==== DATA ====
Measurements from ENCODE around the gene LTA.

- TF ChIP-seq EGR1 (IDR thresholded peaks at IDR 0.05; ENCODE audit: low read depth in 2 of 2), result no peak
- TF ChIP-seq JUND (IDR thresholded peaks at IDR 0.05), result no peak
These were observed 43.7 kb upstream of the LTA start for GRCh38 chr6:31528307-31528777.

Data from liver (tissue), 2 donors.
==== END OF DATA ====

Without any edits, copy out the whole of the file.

Measurements from ENCODE around the gene LTA.

- TF ChIP-seq EGR1 (IDR thresholded peaks at IDR 0.05; ENCODE audit: low read depth in 2 of 2), result no peak
- TF ChIP-seq JUND (IDR thresholded peaks at IDR 0.05), result no peak
These were observed 43.7 kb upstream of the LTA start for GRCh38 chr6:31528307-31528777.

Data from liver (tissue), 2 donors.